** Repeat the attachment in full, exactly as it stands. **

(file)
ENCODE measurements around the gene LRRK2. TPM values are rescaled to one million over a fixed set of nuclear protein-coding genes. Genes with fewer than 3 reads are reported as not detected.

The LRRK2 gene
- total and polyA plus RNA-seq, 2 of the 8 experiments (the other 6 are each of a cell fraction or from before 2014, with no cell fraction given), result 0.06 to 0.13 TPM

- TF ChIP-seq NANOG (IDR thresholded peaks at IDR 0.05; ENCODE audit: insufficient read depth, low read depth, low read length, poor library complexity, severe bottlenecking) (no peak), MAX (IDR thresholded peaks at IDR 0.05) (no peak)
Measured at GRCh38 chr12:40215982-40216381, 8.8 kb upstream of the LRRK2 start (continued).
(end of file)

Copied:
ENCODE measurements around the gene LRRK2. TPM values are rescaled to one million over a fixed set of nuclear protein-coding genes. Genes with fewer than 3 reads are reported as not detected.

The LRRK2 gene
- total and polyA plus RNA-seq, 2 of the 8 experiments (the other 6 are each of a cell fraction or from before 2014, with no cell fraction given), result 0.06 to 0.13 TPM

- TF ChIP-seq NANOG (IDR thresholded peaks at IDR 0.05; ENCODE audit: insufficient read depth, low read depth, low read length, poor library complexity, severe bottlenecking) (no peak), MAX (IDR thresholded peaks at IDR 0.05) (no peak)
Measured at GRCh38 chr12:40215982-40216381, 8.8 kb upstream of the LRRK2 start (continued).